Google Cloud Platform

Data Science on the Google Cloud Platform: the first book

This upcoming O’Reilly Media book is the first one dedicated to doing data science on the modern public cloud

Valliappa (Lak) Lakshmanan, Technical Lead for Data & ML Professional Services at Google Cloud, is the author of the upcoming O’Reilly Media book "Data Science on the Google Cloud Platform" (now in Early Release). In the following Q&A, Lak describes his reasons for writing this book, its intended readers, what readers will learn and how to think about the practice of data science on Google Cloud Platform (GCP)-based architecture.

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Why did you decide to write this book?

There are data science books and there are cloud books, but there are no books about how you do data science on a modern public cloud. In my current role at Google, I work with customers who are onboarding onto our cloud platform, so I get to see how data scientists and data engineers in a variety of industries approach the public cloud. Some try to do the same things, the same way, just on rented computing resources. The visionary users, though, rethink their systems, transform how they work with data, and thereby get to innovate faster.

What will readers learn from this book, exactly?

In this book, you get to look over my shoulder as I walk you through an example of this new transformative way of doing data science. You'll learn how to implement an end-to-end pipeline, starting with ingest and working your way through data exploration, dashboards, relational databases, streaming data and end up at real-time machine learning. So, you (the reader) will learn how to do all these things. Regardless of what your current work involves, you'll also realize how easy and how accessible these tools are, and hopefully end up picking up some ancillary skills around data processing and data analytics.

Is the book intended for data scientists in any particular set of industries?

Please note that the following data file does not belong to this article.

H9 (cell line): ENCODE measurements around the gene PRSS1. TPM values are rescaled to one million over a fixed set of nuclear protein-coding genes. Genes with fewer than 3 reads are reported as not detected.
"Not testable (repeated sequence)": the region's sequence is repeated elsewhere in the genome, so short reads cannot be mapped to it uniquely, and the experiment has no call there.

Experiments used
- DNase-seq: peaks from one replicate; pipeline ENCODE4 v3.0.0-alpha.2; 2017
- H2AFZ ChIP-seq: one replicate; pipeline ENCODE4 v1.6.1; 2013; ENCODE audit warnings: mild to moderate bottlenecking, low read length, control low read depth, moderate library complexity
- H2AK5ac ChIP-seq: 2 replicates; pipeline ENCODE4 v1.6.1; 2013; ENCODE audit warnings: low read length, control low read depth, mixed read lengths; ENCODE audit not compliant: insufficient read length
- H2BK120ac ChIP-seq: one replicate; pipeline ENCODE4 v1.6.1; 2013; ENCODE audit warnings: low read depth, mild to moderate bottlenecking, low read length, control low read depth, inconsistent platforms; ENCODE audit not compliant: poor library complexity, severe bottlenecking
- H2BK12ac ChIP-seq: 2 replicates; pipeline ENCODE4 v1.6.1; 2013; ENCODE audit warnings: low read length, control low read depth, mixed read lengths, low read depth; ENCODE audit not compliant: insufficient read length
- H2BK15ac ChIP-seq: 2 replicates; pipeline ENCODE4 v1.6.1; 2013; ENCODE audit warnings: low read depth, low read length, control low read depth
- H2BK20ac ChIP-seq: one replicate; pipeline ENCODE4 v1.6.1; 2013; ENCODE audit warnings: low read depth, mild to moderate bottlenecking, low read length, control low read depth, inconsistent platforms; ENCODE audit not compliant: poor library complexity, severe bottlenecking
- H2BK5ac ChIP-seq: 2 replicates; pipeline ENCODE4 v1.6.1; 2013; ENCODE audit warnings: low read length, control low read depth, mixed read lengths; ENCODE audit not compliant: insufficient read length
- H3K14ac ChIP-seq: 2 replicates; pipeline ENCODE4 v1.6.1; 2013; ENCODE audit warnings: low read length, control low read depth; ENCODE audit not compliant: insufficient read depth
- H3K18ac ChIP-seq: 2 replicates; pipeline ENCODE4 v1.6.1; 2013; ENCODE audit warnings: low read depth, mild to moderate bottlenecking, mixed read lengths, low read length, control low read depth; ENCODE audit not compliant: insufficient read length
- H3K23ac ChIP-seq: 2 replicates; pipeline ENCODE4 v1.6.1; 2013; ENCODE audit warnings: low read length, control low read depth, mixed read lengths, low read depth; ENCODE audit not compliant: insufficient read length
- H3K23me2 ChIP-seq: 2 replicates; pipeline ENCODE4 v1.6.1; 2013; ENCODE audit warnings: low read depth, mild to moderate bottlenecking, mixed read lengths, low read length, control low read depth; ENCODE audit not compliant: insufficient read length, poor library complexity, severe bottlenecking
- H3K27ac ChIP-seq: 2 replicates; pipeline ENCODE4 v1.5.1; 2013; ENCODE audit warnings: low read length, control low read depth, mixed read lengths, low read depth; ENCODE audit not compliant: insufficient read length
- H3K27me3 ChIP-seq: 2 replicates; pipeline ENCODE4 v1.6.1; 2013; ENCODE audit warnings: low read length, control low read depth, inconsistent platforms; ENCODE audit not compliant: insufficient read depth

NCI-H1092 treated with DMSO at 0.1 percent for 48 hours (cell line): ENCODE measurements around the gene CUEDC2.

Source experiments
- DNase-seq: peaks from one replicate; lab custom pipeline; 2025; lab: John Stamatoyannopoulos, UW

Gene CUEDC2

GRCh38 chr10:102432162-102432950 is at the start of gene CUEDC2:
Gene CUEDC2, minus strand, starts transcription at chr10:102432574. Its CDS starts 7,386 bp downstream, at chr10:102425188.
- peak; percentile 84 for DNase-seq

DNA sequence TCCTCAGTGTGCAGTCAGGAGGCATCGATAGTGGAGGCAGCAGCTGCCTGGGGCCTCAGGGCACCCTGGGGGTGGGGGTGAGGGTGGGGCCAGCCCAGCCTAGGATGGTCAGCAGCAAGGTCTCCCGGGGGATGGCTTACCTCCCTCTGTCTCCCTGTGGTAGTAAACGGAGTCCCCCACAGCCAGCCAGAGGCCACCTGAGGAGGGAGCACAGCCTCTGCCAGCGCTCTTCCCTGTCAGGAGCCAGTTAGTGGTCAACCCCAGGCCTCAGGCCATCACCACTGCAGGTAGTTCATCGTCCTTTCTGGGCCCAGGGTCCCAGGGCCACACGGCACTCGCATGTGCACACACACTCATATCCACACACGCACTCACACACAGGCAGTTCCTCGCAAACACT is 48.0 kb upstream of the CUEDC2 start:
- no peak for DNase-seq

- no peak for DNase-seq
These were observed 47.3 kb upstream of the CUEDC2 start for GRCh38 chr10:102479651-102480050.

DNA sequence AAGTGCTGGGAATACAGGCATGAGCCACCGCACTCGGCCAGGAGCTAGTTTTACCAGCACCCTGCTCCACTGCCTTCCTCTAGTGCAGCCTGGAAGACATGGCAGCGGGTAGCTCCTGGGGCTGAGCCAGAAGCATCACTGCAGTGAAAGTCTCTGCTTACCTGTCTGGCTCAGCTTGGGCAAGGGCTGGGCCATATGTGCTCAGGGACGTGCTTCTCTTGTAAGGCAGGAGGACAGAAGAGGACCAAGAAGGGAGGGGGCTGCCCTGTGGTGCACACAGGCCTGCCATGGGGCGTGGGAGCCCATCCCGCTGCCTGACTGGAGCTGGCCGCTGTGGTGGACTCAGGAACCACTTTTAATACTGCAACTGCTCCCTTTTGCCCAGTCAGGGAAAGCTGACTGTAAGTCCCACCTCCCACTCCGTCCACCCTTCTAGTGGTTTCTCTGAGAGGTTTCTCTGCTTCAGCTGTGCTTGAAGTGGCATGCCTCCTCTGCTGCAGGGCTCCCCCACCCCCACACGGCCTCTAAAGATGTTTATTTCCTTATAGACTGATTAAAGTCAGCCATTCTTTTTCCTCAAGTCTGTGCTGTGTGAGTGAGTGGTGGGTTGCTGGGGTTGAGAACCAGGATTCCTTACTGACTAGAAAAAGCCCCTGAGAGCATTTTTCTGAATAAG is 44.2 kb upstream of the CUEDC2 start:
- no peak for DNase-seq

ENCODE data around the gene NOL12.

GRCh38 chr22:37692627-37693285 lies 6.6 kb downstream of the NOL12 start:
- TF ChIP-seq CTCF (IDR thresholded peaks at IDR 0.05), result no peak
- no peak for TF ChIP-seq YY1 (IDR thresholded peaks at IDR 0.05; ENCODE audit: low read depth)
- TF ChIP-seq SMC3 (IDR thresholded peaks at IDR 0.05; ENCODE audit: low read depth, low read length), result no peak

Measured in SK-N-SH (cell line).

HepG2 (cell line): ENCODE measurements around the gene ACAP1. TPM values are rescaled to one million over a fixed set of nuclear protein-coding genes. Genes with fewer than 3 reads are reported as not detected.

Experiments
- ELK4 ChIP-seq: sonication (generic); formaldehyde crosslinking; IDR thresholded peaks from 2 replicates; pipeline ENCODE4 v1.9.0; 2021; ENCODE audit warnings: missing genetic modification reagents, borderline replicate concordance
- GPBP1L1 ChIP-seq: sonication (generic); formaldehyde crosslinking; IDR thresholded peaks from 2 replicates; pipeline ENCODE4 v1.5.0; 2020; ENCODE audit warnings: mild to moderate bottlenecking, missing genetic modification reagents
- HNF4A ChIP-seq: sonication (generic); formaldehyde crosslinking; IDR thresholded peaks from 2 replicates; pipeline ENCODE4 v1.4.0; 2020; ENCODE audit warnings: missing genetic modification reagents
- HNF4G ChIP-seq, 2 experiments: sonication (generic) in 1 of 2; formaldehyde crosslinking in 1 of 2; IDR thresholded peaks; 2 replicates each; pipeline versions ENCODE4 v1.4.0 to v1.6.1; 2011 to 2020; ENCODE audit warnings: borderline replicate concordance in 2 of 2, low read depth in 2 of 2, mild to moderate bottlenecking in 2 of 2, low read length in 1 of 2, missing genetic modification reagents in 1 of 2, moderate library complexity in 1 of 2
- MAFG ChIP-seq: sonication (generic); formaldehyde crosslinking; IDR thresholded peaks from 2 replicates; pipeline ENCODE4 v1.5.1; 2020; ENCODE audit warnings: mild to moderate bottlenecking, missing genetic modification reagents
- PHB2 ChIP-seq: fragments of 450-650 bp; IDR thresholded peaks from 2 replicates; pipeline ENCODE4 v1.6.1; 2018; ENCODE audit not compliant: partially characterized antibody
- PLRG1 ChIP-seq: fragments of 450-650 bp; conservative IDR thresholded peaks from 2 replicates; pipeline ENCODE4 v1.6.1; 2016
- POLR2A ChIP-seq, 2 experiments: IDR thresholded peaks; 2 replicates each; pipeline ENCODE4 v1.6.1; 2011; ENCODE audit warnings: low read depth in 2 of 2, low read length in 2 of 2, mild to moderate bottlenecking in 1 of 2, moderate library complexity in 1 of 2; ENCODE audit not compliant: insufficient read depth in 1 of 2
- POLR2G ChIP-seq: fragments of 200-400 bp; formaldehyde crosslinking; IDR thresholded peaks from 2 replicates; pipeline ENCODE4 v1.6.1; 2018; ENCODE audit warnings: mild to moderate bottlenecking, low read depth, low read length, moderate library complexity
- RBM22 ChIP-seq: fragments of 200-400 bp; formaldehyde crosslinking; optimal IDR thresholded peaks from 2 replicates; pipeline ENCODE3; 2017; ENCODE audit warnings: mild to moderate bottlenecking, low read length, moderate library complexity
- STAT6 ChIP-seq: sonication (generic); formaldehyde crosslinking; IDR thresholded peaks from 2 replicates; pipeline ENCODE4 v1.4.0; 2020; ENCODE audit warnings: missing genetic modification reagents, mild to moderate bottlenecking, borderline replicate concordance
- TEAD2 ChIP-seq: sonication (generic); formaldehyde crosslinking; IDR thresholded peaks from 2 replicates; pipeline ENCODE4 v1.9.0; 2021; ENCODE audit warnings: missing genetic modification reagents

The target audience for this book is anyone who uses computers to work with data: data analysts, database administrators, data engineers, data scientists or systems programmers are titles that these people go by today. I foresee that their roles will soon require creating data science models as well as implementing them at scale in production systems.

In other words, the book is intended for data scientists/engineers in any industry. Although the particular case-study example involves transportation, it's a familiar problem to most readers. The concepts should be transferable to any set of vertical use cases.

In what ways is the practice of data science changing with the availability of modern cloud platforms like GCP?

The current separation of responsibility between data analysts, database administrators, data scientists and systems programmers exists because each of these roles requires a lot of specialized knowledge in today’s corporate environments. The cloud changes that equation; the thinking behind Google’s data engineer certification, for example, is that a practicing data engineer can and should be able to do all these things.

Autoscaled, fully-managed services make it easier to implement data science models at scale — which is why data scientists will no longer need to hand off their models to data engineers. Instead, they can write a data science workload, submit it to the cloud and have that workload executed automatically in an autoscaled manner. At the same time, data science packages are becoming simpler and simpler. So, it has become extremely easy for an engineer to slurp in data and use a canned model to get an initial (and often very good) model up and running. With well-designed packages and easy-to-consume APIs, you don't need to know the esoteric details of data science algorithms — only what each algorithm does, and how to link algorithms together to solve realistic problems.

If you're an IT person whose job role, so far, has been to manage processes but you know some programming (particularly Python) and you understand your business domain well, it's quite possible for you to start designing data processing pipelines and addressing business problems with just those programming skills.

In this book, I talk about all these aspects of data-based services because data engineers will be involved in all these aspects: designing the services, developing the statistical and machine-learning models and implementing them in large-scale production and in real-time.